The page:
Promoted by architects, planners and designers, lifestyle is part of an erroneous system of personal values. Look at the middle class use of motor cars. 1500 kilograms of steel is charged with fuel, electrical battery pack and electronic systems to merely transport one person across a few kilometres of city space. Not to mention the padded sofa seats, air conditioning systems and a driver to keep the person comfortable and in good humour. Is this the most efficient way to move around a city of 10-15 million people all aspiring to get their own 1500 kilos of air conditioned steel? Maybe two or three of them.


Compare the middle class Indian home to say a European one and you'll get a clearer picture of waste: 1600 square feet for a family of four in Delhi to 700 square feet for the same family in Paris. Space in India is a premium, like insurance against flood, and gold bars in a locker. An unused drawing room still forms the centre piece of a home plan - a British legacy, long since past. A bathroom with every bedroom; now additionally a family room, an entertainment den, steam and Jacuzzi. Is this the new conservation in Indian domestic design? Why is middle class life always directed towards excess: fanciful space, new materials, glass and titanium walls, and an attraction for the loud and supercilious?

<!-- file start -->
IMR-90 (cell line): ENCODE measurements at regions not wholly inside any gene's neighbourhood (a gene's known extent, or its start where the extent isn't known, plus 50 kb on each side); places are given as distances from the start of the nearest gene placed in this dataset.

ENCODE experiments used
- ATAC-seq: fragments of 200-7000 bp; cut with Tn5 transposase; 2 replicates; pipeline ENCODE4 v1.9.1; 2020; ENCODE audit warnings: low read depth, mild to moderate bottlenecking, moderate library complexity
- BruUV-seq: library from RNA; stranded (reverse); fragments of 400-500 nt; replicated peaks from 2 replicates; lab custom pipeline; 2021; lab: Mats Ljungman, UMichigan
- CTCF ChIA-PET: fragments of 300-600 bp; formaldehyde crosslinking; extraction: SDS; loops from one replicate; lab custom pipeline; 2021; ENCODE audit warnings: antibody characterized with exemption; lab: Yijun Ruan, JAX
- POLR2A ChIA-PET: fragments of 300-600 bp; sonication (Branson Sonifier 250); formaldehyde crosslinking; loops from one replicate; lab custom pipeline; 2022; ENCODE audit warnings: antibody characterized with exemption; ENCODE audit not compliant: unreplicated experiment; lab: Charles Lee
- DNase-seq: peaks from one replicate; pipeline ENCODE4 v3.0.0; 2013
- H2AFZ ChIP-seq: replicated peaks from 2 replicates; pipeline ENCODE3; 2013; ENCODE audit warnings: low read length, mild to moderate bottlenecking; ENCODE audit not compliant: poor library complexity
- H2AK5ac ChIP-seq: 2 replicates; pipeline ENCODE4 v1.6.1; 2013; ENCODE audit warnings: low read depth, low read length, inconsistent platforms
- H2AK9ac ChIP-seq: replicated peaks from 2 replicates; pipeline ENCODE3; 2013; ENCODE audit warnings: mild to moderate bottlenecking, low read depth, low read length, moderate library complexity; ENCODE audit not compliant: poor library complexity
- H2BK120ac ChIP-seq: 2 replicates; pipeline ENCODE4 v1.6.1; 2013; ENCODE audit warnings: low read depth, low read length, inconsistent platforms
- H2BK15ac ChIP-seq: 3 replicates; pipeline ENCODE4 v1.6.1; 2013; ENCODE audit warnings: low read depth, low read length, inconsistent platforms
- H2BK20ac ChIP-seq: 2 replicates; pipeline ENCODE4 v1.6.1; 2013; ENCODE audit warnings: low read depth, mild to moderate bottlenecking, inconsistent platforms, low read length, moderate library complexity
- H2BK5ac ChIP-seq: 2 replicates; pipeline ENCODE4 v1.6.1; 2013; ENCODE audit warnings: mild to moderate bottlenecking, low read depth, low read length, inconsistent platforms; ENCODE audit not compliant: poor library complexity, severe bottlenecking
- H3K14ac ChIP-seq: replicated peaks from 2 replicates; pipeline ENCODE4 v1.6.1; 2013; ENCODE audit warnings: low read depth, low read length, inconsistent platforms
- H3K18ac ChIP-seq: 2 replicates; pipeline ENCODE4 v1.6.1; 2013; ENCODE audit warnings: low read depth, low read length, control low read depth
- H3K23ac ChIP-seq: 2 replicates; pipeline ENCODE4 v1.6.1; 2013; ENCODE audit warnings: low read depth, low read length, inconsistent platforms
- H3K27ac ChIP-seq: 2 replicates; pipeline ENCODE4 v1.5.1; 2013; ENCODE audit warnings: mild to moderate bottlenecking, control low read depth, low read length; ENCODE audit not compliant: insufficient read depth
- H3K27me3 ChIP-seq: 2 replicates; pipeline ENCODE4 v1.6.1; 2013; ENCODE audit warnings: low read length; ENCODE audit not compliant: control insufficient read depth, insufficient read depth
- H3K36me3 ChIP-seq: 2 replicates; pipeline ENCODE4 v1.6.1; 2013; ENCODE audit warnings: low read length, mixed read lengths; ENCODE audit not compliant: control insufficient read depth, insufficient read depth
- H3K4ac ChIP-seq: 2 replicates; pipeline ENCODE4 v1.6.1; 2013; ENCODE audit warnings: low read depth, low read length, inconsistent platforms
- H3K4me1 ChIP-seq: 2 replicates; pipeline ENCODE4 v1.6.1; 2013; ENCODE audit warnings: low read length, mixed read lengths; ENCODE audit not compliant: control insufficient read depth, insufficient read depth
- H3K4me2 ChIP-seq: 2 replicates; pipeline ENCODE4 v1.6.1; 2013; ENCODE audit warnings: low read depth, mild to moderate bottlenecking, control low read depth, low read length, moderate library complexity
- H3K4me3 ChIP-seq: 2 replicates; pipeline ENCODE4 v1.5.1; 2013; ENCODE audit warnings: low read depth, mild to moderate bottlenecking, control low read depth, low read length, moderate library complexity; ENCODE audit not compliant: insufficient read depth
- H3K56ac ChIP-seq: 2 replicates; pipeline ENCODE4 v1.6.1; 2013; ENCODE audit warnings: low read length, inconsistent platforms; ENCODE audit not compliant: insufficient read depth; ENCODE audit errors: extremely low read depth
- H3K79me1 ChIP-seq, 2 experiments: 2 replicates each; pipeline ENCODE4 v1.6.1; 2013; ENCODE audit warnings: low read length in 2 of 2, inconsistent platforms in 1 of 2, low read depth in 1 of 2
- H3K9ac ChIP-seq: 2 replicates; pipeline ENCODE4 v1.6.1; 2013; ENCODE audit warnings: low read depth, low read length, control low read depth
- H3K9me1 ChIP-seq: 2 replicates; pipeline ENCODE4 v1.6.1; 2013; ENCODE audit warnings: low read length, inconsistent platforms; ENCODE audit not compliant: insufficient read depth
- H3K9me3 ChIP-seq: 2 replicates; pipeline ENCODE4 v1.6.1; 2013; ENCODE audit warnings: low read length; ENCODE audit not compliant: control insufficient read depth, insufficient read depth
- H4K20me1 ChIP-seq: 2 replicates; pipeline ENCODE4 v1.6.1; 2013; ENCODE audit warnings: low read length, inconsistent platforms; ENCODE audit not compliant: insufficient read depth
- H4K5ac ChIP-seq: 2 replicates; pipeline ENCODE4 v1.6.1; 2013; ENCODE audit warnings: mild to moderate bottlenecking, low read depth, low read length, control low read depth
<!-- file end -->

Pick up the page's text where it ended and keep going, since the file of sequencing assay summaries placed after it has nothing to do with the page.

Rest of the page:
For the last few years, soon after the economic slowdown, the air-conditioned lifestyle was being slowly and grudgingly downgraded to a more natural level. People began to value cheaper ways of cooling, doing away with too many electrical appliances, even selecting more thrifty car models. Builders had their dream projects crash; the wish to insert snow making machines and water theme slides in apartment blocks were happily deflated. Making people aware that what they had and what they needed to share was a humbling lesson. The economic downturn was a great and much needed corrective, a reminder that the instantly inspirational was less critical than long term value-based goals. But sadly, the thoughtful period was short-lived. Luxury apartments with private pools are on the rise; Jaguar and Audi are again posting profits.

In other cultures, more often than not, the will to reorder conventions, takes design down a different untested path. The Japanese, for instance, have perfected a forty square foot hotel room that is essentially a sleeping drawer for the guest. Recent legislation in New York now allows apartments of barely 250 square feet - a magical miniaturised cube of a home, where bed, sofa, and kitchen cabinet, all emerge from the wall when required. The Imperial China Hotel in Beijing re-circulates its water completely, using only ground recharge for its use. These are but a few instances where waste is being curbed around the world.

The Indian middle class may take many years to follow the path of conservative idealism. Till then we will flounder between unrestrained excess and extreme frugality. I will continue to send the driver in the SUV 10 kilometres for a loaf of bread; on his day off he will continue to take his family of five to a movie on his scooter.